Year: 2014

Authors: Mu Li, DG Andersen, JW Park et al

Note: I referenced the author Mu Li’s slides, which is very good.


Motivated by the larger and larger training set required by machine learning (the training data size is almost 700TB for ad click prediction).

System description at a high level:

  • Both data and workloads are distributed over worker nodes, while the server nodes maintain globally shared parameters, represented as dense or sparse vectors and matrices.
  • The framework manages asynchronous data communication between nodes, and supports flexible consistency models, elastic scalability, and continuous fault tolerance, with ease of use.

None of which sounds very novel, and the authors argue that the novelty is in combining ML semantics with systems techniques to deal with the core issue of reading and updating parameters shared between different worker nodes.

Machine Learning Analysis

  • The goal of many machine learning algorithms can be expressed via an objective function. The most intuitive variant of machine learning problems is that of risk minimization
  • Generative models for unsupervised learning to capture the underlying structure of the data, like LDA.


It looks like the following:


  • Data Representation: The model shared among nodes can be represented as a set of (key, value) pairs. This is possible because machine learning algorithms typically treat the model as a linear algebra object
    • They have vector and matrix semantics, where non-existing keys are associated with zeros
  • Range Push and Pull: the workers push and pull from server machines to execute tasks asynchronously.
  • User-defined functions on the server supported because server nodes often have more complete or up-to-date in- formation about the shared parameters.
  • Flexible Consistency (trade off convergence time): users could declaratively specify one of the three: sequential, eventual, and k-bounded delay (at most k behind). The authors experimented and found that 8 bounded delay had the best trade-off between computing and waiting time.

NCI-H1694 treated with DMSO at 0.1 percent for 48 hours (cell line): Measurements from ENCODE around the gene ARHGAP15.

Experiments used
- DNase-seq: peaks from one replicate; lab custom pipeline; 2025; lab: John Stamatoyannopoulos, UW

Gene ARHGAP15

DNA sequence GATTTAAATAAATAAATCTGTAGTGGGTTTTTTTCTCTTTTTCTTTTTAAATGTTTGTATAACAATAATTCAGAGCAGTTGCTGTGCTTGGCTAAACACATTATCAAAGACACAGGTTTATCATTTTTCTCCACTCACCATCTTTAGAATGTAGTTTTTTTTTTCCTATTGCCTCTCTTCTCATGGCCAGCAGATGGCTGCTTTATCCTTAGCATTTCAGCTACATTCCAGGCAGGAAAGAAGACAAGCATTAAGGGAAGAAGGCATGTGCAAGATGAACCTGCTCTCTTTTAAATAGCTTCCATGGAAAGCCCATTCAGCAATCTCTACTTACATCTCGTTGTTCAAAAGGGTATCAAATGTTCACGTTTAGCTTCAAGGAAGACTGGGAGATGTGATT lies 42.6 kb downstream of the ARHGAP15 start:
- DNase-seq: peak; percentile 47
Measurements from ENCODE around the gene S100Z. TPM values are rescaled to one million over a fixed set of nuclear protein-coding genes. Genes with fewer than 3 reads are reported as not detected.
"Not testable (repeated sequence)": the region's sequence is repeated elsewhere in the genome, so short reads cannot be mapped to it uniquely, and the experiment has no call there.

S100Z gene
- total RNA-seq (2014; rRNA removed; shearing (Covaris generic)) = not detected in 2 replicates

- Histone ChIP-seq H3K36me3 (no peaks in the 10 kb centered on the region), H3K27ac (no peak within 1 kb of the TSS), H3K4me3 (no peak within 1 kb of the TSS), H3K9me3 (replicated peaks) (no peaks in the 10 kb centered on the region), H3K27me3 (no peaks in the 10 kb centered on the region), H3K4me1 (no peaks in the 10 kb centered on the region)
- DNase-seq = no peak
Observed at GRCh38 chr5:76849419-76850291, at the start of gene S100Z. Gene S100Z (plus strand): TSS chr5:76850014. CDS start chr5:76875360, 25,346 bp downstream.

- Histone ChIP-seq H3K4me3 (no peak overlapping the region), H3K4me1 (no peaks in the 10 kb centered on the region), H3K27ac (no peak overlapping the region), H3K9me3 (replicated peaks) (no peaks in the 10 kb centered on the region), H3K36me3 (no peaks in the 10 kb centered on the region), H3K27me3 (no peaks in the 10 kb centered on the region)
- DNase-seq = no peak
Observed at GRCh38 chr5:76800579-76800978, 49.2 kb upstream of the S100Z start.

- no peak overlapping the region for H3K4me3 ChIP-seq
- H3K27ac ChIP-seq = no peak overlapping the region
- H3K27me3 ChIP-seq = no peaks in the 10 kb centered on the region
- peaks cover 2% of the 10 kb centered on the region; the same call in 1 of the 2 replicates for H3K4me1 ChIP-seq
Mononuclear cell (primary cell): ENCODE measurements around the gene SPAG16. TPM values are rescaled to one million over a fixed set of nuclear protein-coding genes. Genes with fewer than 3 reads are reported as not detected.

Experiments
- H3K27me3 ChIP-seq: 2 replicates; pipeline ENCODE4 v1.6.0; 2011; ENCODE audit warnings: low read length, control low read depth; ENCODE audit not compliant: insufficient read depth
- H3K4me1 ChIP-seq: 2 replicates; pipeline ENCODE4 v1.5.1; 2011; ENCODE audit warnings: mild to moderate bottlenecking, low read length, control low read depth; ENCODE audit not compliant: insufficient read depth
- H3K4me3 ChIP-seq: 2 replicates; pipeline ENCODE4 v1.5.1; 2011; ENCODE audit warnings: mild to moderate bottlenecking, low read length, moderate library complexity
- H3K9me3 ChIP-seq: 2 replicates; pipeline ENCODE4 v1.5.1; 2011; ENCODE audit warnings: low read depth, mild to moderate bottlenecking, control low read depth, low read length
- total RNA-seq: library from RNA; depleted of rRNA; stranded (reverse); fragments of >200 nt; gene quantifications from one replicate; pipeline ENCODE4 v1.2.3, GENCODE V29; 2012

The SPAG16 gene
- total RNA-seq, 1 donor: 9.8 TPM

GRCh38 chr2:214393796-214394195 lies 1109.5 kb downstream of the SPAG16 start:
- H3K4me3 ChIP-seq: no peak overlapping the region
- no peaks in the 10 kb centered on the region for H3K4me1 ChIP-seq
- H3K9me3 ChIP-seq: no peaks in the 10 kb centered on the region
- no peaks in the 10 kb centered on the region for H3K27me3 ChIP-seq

• User-defined filters: selectively synchronize individual (key,value) pairs, allowing fine-grained control of data consistency within a task


  • Each (key,value) pair is associated with a vector clock for potentially complex task dependency graph and the need for fast recovery.
  • Nodes may send messages to individual nodes or node groups. A message consists of a list of (key,value) in the key range R and the associated range vector clock* Consistent Hashing via hash ring
  • Replication and Consistency: server node stores a replica of the k counterclock- wise neighbor key ranges relative to the one it owns. Worker nodes communicate with the master of a key range, and any modification on the master is copied with its timestamp to the slaves.
  • Server management: support addition and removal of node. It’s a bit complex with corner cases of vector clock time and consistency.
  • Worker Management: similar to server but simpler. When a worker departs, the task scheduler may start a replacement.
  • Smart Fault Tolerance: only replicate after aggregation: “Server nodes often aggregate data from the worker nodes, such as summing local gradients. Servers may therefore postpone replication until aggregation is complete.”